The signing of the transaction takes place when A signs B’s contract address with the key that was used to produce. When this is done, A can retrieve his funds and the key gets revealed to B, who can also do the same. This completes the transaction. The insurance policy included Atomic Swap’s HTLC, holds the transaction for some time to ensure integrity. Also, if the procedures of the transaction are not completed within a stipulated timeframe, the transaction gets automatically aborted and the funds are released back to the owner.
Types of Atomic Swaps
Atomic Swaps can be classified into two types depending on where the procedure takes place. They are as follows: –
On-chain atomic swaps – Here the swapping process and transaction are executed on the blockchains of the respective crypto currency used. As of now, this type of atomic swap is only possible if both of the currencies makes use of the same hashing algorithm. They should also support and be compatible with HTLC.
Off-chain atomic swaps – Off-chain atomic swaps occur off the blockchain, at secondary layers or nodes. At present these swaps are considered as an extension of Bitcoin Lightning Network.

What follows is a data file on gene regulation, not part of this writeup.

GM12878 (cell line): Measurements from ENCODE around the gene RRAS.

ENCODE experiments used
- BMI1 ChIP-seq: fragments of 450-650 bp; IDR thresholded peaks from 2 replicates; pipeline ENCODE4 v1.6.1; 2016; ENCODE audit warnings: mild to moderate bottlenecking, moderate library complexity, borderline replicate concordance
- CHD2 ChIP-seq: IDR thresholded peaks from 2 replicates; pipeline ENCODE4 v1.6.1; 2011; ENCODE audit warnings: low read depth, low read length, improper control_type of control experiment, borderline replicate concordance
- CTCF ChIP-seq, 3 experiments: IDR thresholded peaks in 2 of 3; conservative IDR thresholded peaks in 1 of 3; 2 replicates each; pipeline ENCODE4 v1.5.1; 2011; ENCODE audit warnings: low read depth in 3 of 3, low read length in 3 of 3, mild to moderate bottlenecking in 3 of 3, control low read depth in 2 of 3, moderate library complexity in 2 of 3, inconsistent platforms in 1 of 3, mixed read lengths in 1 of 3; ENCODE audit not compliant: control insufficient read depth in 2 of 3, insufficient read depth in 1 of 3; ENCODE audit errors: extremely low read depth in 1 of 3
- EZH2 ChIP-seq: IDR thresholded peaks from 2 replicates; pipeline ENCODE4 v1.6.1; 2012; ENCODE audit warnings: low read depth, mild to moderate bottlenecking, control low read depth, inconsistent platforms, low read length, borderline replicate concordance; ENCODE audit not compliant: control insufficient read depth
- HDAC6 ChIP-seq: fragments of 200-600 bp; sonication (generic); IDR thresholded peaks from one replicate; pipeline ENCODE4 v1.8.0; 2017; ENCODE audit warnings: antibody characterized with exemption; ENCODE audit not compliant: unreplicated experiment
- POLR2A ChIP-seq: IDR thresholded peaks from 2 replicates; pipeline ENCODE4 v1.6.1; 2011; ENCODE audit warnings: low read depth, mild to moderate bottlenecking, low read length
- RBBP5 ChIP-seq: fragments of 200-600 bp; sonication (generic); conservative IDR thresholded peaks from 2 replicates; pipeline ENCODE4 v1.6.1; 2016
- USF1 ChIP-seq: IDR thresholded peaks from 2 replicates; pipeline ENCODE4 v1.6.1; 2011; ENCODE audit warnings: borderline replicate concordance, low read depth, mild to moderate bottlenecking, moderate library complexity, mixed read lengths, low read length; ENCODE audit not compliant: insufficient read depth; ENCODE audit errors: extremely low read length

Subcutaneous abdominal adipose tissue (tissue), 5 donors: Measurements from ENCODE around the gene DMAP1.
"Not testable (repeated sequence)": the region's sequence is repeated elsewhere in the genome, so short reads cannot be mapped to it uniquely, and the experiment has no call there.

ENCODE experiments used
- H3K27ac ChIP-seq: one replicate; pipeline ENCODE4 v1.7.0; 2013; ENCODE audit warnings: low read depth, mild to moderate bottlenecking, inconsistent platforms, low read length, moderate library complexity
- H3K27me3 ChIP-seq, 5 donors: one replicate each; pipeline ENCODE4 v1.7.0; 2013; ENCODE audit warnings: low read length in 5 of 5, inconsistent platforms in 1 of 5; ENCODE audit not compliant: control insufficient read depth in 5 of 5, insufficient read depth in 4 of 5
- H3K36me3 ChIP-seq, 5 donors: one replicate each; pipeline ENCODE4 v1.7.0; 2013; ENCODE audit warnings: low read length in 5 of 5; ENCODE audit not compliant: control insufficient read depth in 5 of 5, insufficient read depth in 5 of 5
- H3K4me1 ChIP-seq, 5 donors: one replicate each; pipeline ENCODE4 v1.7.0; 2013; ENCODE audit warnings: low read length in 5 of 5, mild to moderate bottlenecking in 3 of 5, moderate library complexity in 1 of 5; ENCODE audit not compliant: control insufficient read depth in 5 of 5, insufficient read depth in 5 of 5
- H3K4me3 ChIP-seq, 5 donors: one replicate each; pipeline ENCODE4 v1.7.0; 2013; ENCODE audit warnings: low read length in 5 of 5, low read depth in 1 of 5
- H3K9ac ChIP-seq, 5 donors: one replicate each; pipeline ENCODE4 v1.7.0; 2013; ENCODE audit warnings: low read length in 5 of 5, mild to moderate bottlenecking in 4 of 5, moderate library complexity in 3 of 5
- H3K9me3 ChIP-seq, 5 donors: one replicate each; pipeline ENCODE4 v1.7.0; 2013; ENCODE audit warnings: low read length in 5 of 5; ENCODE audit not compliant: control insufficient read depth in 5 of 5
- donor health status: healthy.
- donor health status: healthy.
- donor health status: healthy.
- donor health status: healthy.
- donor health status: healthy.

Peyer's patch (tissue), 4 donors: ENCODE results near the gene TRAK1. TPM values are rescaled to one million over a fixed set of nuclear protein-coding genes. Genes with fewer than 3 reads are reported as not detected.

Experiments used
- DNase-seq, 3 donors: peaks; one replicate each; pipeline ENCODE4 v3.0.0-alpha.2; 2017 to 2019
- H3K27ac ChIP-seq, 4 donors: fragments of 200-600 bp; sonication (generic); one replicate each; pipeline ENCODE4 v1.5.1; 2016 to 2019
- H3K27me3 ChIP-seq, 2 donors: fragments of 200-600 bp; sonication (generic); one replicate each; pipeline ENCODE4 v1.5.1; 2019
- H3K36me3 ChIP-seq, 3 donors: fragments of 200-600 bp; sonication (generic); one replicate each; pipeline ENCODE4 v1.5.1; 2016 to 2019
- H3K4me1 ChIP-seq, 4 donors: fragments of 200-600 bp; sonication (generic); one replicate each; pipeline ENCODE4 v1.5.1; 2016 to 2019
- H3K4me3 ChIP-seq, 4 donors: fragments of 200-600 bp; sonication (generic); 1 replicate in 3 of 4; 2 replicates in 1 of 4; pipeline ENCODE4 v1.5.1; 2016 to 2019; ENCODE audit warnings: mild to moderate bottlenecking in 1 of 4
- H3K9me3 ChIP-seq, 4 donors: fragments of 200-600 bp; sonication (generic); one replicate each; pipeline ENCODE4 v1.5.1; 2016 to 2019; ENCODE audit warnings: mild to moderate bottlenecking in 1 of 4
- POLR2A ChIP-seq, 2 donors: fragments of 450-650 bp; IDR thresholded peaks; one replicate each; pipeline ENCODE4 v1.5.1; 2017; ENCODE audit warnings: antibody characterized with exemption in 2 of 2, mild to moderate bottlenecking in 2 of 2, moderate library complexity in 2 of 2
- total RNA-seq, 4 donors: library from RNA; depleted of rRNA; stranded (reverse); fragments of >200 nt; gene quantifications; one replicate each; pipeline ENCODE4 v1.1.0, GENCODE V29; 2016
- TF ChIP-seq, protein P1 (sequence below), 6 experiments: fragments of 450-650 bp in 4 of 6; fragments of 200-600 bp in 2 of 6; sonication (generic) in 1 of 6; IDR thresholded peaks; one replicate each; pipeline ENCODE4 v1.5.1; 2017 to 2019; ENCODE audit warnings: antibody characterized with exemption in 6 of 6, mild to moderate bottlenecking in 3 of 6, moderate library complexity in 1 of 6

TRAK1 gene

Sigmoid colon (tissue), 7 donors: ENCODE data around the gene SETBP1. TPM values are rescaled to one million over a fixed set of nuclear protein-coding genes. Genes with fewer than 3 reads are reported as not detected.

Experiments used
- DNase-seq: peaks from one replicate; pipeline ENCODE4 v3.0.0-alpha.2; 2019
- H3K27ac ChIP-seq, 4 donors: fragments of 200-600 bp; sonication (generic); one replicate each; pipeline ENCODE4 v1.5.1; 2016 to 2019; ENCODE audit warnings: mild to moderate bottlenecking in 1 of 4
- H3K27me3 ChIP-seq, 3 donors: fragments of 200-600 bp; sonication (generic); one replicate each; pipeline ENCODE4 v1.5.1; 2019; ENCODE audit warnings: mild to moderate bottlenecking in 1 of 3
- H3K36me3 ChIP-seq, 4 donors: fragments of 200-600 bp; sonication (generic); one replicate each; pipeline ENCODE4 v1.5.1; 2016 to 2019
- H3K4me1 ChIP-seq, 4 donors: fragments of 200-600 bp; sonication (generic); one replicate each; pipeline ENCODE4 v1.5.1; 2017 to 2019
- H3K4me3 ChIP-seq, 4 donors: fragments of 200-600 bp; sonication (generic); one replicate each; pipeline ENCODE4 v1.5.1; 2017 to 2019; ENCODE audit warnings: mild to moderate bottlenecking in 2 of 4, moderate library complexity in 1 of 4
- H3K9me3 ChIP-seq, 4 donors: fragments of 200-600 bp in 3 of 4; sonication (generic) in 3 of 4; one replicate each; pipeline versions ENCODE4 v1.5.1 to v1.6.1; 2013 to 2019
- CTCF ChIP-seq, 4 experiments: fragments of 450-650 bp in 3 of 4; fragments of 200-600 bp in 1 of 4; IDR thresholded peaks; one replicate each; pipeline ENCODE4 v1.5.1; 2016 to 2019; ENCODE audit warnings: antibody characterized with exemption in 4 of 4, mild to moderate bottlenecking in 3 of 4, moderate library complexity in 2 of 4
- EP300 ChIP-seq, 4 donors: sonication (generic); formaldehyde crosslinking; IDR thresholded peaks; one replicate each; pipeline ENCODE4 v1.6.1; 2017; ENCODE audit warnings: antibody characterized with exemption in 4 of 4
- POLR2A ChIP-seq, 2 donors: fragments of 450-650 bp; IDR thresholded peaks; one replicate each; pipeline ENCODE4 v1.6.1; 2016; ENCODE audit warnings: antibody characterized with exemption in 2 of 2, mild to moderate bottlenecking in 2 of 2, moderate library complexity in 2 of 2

The significance of Atomic Swaps
It is indisputable that the arrival of cryptocurrency, blockchain technology, and so on have created quite a ripple in our financial market. However, they have not been able to percolate the market to the best of their capability. Centralized exchanges and trading are predominant than their decentralized counterparts, despite the security and other prime features they offer. Why?
One of the main reasons is the fear of getting cheated. Decentralized exchanges and cryptocurrency trading are notorious for their lack of regulatory norms and laws that govern them, unlike centralized ones. Naturally, people feel reluctant to initiate the transaction in such a risky environment.
Atomic swaps aim to eliminate this concern of the traders. It creates a better environment for trading that is free of risks, hacking attacks or fund misallocation. They also help in streamlining transactions according to the convenience of the parties involved in the transaction. Atomic swaps are also built with the capability of wallet integration which enables trading directly from web wallets, software, mobiles, and so on.
If the recent responses are anything to go by, atomic swaps are expected to change the way an average trader goes about his business! It could bring about a high dose of efficiency, security and speed to decentralized exchanges. Off-chain atomic swaps with proper tweaks towards the right direction could help make trading exchanges automatic and not dependent on the blockchain processing times.
Want to know more about atomic swaps? Here’s a list of some extra reading material that might interest you.
- Atomic swaps – what do they do?
- Atomic Swaps: How the Lightning Network Extends to Altcoins